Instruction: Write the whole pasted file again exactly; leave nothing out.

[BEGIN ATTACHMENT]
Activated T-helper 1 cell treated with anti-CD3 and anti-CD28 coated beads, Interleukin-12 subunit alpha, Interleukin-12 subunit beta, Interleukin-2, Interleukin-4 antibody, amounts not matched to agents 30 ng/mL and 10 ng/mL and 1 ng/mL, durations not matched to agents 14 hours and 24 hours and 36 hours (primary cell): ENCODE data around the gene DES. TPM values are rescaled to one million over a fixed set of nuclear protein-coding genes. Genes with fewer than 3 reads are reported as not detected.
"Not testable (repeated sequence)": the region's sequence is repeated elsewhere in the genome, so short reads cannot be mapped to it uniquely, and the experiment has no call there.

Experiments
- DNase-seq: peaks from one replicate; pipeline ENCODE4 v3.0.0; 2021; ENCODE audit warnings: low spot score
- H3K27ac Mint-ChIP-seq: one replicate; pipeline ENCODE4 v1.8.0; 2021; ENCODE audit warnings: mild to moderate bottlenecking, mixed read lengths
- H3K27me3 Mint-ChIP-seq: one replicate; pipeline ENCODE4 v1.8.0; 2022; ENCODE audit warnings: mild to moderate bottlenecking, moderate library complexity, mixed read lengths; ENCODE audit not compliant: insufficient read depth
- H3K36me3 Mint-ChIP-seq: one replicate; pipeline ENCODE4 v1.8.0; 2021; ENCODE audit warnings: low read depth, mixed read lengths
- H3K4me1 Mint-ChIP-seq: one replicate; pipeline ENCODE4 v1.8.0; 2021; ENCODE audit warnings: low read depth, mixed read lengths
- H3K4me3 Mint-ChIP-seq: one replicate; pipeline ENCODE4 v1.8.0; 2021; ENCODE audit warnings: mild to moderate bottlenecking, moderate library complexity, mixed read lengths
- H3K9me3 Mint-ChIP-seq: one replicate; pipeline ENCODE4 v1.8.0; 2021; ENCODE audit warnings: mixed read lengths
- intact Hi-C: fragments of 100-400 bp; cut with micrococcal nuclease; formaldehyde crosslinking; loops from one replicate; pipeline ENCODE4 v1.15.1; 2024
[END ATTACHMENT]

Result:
Activated T-helper 1 cell treated with anti-CD3 and anti-CD28 coated beads, Interleukin-12 subunit alpha, Interleukin-12 subunit beta, Interleukin-2, Interleukin-4 antibody, amounts not matched to agents 30 ng/mL and 10 ng/mL and 1 ng/mL, durations not matched to agents 14 hours and 24 hours and 36 hours (primary cell): ENCODE data around the gene DES. TPM values are rescaled to one million over a fixed set of nuclear protein-coding genes. Genes with fewer than 3 reads are reported as not detected.
"Not testable (repeated sequence)": the region's sequence is repeated elsewhere in the genome, so short reads cannot be mapped to it uniquely, and the experiment has no call there.

Experiments
- DNase-seq: peaks from one replicate; pipeline ENCODE4 v3.0.0; 2021; ENCODE audit warnings: low spot score
- H3K27ac Mint-ChIP-seq: one replicate; pipeline ENCODE4 v1.8.0; 2021; ENCODE audit warnings: mild to moderate bottlenecking, mixed read lengths
- H3K27me3 Mint-ChIP-seq: one replicate; pipeline ENCODE4 v1.8.0; 2022; ENCODE audit warnings: mild to moderate bottlenecking, moderate library complexity, mixed read lengths; ENCODE audit not compliant: insufficient read depth
- H3K36me3 Mint-ChIP-seq: one replicate; pipeline ENCODE4 v1.8.0; 2021; ENCODE audit warnings: low read depth, mixed read lengths
- H3K4me1 Mint-ChIP-seq: one replicate; pipeline ENCODE4 v1.8.0; 2021; ENCODE audit warnings: low read depth, mixed read lengths
- H3K4me3 Mint-ChIP-seq: one replicate; pipeline ENCODE4 v1.8.0; 2021; ENCODE audit warnings: mild to moderate bottlenecking, moderate library complexity, mixed read lengths
- H3K9me3 Mint-ChIP-seq: one replicate; pipeline ENCODE4 v1.8.0; 2021; ENCODE audit warnings: mixed read lengths
- intact Hi-C: fragments of 100-400 bp; cut with micrococcal nuclease; formaldehyde crosslinking; loops from one replicate; pipeline ENCODE4 v1.15.1; 2024